CHICAGO (AP) — Left out of federal labor law written decades ago, nannies, housekeepers and private caregivers are gaining legal protections in a growing number of states, with Illinois becoming the latest to establish a domestic workers' "bill of rights."
The Illinois rules, signed by Gov. Bruce Rauner this month, extend sexual harassment protections as well as minimum-wage pay and a guaranteed one day off in a seven-day work week to the domestic workforce, which is mostly female and immigrant heavy. Six other states have similar laws, but Illinois is now the first in the Midwest and advocates say they hope to expand their efforts into the southern states.
Backers say the laws are needed because domestic workers are particularly vulnerable to exploitation: They work alone at odd hours and often live where they work. The pay can be measly and for immigrants, language and legal status can complicate things.
Last week, a Minnesota woman was charged for allegedly beating and starving a woman she brought from China to work as a nanny up to 18 hours a day.
"Working in someone's home and the aspect of it being invisible work from the public view ... it leaves a lot of room for workers to be mistreated," said Yomara Velez, an organizer with the New York-based National Domestic Workers Alliance.
There are an estimated 2 million domestic workers in the country, 93 percent are women and one-third are immigrant, according to the Economic Policy Institute, based in Washington D.C. Household employees — including maids and cooks — weren't included in 1930s labor law, though federal rules have since changed.
New York became the first state to add basic rights for domestic workers, outlining rules for overtime pay, days off and discrimination protections in 2010. Hawaii, Massachusetts, Oregon and Connecticut also added protections. California established temporary overtime pay rules for private domestic workers in 2013 and legislators approved an expansion this week. But Gov. Jerry Brown initially rejected a 2012 version of the plan over concerns about adding regulations and the cost and financial burden for families.
Those same questions were raised in Illinois, particularly with an initial version of legislation that noted vacation and overtime requirements. Republicans opposed to an earlier draft, along with a home care association, had questions about how hours would be tracked. But State Rep. Elizabeth Hernandez, a suburban Chicago Democrat who sponsored the measure, said it was pared back, amending four state laws to include domestic workers. The law then passed with bipartisan support before being signed by Rauner, a Republican.
Wendy Pollack with Chicago's Sargent Shriver National Center on Poverty Law, which led the legislative push, said the biggest hurdle was awareness, since most people don't think of people working in their homes as employees.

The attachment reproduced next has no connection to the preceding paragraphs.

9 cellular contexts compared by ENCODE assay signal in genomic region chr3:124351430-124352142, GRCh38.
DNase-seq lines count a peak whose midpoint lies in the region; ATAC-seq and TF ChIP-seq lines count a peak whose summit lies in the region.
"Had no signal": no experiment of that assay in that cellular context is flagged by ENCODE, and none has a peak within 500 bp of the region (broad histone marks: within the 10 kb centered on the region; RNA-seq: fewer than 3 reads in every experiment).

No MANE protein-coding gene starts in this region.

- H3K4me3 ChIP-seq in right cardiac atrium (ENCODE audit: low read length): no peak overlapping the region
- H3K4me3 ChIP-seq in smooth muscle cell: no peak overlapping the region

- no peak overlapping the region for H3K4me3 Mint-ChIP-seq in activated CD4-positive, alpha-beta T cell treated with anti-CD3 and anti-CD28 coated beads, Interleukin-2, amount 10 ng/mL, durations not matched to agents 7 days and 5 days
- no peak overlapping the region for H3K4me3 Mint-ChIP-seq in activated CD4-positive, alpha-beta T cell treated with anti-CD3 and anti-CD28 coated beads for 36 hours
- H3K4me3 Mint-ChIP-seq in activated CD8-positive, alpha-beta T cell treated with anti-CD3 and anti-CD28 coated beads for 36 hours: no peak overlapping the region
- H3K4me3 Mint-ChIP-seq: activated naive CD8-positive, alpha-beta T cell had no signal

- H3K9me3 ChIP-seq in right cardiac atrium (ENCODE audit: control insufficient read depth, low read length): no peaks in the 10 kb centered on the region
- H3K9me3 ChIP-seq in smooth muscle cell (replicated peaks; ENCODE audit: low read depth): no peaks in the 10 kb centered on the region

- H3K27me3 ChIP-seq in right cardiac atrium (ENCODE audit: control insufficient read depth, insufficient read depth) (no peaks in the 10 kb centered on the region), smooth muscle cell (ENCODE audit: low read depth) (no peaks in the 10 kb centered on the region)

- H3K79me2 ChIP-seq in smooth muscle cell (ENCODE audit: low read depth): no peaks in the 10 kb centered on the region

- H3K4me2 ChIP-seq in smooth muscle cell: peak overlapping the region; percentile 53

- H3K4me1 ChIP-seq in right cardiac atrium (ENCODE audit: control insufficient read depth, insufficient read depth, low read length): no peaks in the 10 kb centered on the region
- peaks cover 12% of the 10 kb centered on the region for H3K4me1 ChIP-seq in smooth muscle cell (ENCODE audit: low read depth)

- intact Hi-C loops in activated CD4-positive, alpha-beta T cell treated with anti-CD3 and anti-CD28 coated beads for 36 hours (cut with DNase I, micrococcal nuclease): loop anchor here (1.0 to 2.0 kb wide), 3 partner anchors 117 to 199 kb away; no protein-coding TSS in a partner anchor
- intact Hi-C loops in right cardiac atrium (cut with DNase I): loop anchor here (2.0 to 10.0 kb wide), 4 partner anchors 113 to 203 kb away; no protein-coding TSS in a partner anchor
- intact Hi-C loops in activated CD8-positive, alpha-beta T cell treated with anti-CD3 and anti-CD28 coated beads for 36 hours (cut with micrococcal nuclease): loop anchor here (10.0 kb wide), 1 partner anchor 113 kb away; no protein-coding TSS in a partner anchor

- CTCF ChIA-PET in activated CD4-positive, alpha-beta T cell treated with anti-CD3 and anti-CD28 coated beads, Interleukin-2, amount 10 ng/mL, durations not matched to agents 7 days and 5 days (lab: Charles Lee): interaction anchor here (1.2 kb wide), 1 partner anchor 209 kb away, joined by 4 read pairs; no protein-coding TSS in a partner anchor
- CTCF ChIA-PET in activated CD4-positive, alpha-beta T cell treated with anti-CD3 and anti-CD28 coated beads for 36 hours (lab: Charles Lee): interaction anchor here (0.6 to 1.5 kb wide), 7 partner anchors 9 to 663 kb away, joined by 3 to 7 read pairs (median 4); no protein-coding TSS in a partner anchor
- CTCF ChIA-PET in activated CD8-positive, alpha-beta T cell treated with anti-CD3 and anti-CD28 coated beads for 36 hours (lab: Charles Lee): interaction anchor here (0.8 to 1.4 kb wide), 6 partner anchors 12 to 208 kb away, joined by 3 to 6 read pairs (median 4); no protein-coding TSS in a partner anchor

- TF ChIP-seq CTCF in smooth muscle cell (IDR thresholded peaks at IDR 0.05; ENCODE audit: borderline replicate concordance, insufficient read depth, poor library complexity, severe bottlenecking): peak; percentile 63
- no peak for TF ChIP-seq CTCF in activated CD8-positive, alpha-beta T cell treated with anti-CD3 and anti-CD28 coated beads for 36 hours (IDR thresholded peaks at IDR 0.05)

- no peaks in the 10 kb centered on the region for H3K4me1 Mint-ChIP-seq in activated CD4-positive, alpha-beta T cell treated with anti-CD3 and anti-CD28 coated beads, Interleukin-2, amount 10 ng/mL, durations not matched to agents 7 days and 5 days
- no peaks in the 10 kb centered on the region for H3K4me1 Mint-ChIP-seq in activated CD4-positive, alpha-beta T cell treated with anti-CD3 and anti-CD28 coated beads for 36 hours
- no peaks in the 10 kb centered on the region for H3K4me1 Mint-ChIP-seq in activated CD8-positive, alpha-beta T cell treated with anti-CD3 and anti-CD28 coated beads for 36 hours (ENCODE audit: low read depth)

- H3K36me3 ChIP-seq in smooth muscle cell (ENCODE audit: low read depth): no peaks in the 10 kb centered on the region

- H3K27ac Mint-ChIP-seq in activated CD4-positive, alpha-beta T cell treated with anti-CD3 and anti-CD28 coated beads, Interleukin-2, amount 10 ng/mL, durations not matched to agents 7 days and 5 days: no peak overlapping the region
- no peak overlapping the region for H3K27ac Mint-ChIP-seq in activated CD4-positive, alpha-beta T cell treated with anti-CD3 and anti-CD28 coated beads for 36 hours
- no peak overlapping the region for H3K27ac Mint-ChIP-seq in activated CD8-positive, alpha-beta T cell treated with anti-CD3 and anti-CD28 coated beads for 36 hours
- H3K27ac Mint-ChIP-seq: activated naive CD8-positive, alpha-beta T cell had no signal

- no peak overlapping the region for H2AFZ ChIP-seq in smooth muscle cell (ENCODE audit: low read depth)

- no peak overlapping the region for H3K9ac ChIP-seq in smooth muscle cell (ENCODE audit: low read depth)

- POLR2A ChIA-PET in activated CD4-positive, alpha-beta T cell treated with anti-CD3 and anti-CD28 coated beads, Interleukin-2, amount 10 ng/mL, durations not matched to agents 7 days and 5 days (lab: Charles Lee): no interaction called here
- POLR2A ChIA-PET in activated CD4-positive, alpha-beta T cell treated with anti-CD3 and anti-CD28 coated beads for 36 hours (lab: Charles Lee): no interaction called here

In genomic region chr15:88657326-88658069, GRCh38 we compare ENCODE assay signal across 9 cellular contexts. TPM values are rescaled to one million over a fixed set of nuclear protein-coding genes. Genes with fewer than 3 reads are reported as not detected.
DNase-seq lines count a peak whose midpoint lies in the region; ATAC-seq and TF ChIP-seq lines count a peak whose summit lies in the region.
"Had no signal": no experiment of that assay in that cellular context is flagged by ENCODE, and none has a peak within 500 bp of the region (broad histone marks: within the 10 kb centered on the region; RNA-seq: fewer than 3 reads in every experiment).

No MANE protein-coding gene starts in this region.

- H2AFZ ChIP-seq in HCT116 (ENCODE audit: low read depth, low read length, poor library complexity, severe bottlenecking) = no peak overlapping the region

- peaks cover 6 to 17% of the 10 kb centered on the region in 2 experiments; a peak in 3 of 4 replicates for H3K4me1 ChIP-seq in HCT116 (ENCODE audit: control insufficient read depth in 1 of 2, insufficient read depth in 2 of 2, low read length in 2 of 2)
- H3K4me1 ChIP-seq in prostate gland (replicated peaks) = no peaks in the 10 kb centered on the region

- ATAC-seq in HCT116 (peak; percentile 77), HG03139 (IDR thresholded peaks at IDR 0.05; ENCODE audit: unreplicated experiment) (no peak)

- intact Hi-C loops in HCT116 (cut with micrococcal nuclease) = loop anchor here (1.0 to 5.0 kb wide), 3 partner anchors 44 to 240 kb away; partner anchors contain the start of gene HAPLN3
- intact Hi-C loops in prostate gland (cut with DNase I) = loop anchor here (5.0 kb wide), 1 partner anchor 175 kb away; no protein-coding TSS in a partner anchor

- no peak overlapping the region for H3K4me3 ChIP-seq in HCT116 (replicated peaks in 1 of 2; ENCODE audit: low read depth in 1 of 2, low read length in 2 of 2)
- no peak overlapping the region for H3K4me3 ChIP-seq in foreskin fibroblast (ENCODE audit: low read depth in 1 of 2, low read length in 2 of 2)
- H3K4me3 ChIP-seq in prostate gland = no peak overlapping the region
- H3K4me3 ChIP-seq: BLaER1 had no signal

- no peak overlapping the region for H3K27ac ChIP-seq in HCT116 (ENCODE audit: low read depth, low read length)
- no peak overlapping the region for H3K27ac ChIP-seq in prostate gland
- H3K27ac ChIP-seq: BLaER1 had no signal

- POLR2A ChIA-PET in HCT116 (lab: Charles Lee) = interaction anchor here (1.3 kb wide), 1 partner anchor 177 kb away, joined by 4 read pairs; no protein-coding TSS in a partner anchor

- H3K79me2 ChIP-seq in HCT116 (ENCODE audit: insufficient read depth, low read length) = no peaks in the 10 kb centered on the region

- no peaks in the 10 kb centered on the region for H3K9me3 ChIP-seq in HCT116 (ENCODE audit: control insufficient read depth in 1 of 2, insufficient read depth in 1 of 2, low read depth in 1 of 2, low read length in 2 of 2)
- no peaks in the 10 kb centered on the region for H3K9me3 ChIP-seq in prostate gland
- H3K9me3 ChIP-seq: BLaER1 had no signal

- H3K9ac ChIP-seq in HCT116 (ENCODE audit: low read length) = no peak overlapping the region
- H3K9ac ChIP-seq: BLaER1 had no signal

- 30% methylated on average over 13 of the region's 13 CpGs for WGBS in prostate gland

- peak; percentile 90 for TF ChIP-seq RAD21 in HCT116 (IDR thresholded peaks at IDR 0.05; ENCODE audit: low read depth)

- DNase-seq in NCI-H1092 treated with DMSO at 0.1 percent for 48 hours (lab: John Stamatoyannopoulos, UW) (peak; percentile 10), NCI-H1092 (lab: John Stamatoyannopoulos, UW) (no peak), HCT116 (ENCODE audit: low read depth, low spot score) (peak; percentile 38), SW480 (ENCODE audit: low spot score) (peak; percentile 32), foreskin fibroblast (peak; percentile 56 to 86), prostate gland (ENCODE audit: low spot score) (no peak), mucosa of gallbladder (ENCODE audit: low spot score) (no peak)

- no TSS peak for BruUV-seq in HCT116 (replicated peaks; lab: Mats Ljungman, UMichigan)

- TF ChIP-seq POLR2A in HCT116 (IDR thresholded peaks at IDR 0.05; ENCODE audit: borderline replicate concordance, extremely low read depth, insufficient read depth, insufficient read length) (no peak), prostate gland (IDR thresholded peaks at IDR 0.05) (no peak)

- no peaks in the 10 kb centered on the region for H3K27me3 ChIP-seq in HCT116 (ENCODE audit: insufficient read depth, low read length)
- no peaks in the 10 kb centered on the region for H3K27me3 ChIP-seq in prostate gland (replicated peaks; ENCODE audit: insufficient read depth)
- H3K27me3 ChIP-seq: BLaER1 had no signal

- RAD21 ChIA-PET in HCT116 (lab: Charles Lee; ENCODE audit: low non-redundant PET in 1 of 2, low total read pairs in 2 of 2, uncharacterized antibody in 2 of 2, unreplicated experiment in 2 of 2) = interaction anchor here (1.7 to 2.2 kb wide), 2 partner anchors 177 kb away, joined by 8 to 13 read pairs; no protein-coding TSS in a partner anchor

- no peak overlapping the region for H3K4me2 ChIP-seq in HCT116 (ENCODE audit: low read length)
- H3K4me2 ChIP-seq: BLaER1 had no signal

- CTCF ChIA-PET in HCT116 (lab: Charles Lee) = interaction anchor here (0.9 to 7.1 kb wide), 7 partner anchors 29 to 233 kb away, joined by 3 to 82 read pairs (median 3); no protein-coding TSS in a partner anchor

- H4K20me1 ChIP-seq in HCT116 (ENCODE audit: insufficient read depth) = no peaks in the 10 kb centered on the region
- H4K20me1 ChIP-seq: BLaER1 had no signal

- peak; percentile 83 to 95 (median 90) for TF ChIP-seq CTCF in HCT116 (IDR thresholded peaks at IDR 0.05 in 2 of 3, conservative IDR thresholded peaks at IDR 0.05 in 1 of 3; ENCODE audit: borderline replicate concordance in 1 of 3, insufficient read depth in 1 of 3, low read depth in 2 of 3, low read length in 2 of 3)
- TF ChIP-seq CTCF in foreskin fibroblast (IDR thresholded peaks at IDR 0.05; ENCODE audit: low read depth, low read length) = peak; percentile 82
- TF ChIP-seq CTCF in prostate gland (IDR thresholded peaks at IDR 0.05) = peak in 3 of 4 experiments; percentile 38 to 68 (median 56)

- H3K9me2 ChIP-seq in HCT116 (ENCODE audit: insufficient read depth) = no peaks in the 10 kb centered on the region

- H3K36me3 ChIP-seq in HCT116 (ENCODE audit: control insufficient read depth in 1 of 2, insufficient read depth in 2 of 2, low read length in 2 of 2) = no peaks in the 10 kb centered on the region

"It was not on anybody's radar screen in any way," she said.
Magdalena Zylinksa, a Polish immigrant, said the rules were desperately needed. She's worked as a nanny, caregiver and housekeeper around Chicago for years.
As a live-in caregiver, she worked seven days straight and had to share a room with the elderly woman she tended. As a nanny for two children, she worked from 6 a.m. to 10 p.m., and was paid $40 daily. There were also safety concerns, such as when a male resident of a home where she cleaned and washed clothes with another worker would undress and linger in the laundry room.
At the time, Zylinksa was living in the country illegally. She'd overstayed her tourist visa and was afraid to call police.
"We didn't think about anything else," she said. "We were scared we were going to lose the (housekeeping job) and lose the money."
She's since obtained legal status and said the new law will make things far easier.
National advocates said they'll use the Illinois model as a blueprint. Velez said the way Illinois received bipartisan support, particularly with a GOP governor's backing, is something that can help them make their arguments elsewhere, though plans haven't been finalized.
Illinois' law takes effect in 2017 and could impact an estimated 35,000 domestic workers, according to state labor statistics.
Grace Padao, now an organizer with the Chicago-based Alliance of Filipinos for Immigrant Rights and Empowerment, said she once worked seven day weeks as a caregiver to support her family in the Philippines. She described feeling isolated working day and night alone.
"Domestic workers in Illinois will never have to endure the conditions that I did," she said. "They will have the opportunity to live better lives."
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